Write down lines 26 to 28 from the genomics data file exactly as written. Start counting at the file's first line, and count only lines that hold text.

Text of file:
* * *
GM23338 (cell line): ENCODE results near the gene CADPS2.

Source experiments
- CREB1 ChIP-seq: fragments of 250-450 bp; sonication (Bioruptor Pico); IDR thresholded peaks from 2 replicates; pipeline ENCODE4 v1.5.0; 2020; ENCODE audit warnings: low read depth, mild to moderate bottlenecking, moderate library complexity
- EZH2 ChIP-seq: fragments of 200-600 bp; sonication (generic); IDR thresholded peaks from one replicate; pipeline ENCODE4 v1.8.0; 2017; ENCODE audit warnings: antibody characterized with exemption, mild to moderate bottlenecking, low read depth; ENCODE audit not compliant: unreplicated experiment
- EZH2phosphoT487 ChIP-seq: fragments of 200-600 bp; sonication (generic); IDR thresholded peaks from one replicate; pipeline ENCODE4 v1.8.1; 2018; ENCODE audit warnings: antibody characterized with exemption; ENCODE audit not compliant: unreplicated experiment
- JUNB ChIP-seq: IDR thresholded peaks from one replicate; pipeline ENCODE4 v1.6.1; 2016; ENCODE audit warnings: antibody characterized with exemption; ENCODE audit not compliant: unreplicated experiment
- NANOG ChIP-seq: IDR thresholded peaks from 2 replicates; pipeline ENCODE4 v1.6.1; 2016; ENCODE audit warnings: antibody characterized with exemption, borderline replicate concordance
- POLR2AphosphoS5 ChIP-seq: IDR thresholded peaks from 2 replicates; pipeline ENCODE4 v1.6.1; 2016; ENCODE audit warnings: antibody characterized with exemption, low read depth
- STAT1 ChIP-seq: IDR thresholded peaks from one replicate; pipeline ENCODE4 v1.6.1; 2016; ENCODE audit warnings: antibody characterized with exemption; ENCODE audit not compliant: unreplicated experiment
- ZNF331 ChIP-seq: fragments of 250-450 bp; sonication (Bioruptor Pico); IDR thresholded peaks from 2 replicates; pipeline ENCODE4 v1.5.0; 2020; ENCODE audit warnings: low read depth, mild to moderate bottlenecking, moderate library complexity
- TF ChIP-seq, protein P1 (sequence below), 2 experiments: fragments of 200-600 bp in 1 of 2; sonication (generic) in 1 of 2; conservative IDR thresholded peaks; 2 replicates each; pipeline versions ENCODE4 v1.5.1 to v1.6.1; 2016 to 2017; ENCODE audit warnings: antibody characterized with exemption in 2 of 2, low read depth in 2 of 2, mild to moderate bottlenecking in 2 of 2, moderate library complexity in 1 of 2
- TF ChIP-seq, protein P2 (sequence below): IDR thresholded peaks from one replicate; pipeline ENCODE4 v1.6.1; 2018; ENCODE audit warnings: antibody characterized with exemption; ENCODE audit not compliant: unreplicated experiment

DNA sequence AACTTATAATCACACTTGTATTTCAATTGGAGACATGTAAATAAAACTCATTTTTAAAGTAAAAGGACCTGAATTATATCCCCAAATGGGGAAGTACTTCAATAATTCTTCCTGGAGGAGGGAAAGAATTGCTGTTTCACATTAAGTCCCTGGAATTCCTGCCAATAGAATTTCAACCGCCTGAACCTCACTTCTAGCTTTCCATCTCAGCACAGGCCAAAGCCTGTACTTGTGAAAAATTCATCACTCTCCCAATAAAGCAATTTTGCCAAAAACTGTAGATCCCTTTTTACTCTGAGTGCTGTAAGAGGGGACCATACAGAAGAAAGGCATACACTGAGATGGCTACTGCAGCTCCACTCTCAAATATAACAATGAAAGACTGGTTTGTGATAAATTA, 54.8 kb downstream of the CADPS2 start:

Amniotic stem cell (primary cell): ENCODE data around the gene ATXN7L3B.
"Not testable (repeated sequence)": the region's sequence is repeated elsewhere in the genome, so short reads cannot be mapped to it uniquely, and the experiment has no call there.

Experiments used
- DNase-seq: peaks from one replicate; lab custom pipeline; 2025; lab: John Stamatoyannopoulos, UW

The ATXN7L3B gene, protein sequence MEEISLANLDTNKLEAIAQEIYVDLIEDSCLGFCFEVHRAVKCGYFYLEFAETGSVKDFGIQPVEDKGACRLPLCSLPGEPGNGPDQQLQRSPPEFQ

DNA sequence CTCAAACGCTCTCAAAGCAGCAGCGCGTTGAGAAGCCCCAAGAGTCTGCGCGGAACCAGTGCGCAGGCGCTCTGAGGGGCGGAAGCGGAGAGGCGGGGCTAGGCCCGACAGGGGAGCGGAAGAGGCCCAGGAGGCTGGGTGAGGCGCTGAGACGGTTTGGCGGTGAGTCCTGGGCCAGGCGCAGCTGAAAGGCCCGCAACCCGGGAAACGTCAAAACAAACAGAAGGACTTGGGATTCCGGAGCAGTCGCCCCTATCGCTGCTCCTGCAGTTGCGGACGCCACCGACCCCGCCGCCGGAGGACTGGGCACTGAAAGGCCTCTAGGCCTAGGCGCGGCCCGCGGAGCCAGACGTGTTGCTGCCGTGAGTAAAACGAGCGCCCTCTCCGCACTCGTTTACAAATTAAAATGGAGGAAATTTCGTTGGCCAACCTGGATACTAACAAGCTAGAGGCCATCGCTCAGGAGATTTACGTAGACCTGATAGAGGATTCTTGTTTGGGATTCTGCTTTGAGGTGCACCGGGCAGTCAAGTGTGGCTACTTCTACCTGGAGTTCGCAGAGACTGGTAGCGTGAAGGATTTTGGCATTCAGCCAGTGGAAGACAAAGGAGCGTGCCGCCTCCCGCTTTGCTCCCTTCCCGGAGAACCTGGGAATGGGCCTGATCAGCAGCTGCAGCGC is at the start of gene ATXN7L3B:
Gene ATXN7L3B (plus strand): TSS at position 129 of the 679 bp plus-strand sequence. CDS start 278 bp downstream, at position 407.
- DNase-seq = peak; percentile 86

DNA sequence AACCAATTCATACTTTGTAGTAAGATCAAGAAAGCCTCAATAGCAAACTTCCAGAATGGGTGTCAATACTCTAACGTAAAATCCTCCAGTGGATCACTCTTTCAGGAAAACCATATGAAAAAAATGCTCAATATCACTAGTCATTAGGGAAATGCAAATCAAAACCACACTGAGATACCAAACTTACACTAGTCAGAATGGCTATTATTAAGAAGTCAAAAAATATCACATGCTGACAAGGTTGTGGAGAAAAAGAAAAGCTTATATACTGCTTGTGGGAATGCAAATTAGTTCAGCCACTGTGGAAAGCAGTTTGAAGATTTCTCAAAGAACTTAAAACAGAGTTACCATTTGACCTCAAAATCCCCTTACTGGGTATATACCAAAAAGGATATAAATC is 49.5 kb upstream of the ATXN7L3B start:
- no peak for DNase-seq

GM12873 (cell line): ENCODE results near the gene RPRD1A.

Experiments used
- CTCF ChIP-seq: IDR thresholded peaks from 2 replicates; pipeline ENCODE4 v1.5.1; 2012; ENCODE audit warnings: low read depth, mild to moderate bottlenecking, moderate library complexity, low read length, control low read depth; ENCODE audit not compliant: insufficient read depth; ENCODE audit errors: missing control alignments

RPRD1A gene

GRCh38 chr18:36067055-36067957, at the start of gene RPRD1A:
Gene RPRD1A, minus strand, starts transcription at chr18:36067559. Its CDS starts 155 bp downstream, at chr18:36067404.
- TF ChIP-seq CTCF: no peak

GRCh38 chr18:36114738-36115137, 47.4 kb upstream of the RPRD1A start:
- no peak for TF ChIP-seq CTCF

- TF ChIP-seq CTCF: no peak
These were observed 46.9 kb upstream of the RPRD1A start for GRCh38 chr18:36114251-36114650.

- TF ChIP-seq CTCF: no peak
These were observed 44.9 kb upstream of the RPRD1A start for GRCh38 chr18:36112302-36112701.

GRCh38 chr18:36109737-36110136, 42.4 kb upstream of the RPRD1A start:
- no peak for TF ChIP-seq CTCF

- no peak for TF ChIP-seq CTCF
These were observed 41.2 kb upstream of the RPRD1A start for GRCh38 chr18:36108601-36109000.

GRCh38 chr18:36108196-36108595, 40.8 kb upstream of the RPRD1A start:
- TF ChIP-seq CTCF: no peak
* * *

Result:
- CTCF ChIP-seq: IDR thresholded peaks from 2 replicates; pipeline ENCODE4 v1.5.1; 2012; ENCODE audit warnings: low read depth, mild to moderate bottlenecking, moderate library complexity, low read length, control low read depth; ENCODE audit not compliant: insufficient read depth; ENCODE audit errors: missing control alignments

RPRD1A gene

GRCh38 chr18:36067055-36067957, at the start of gene RPRD1A: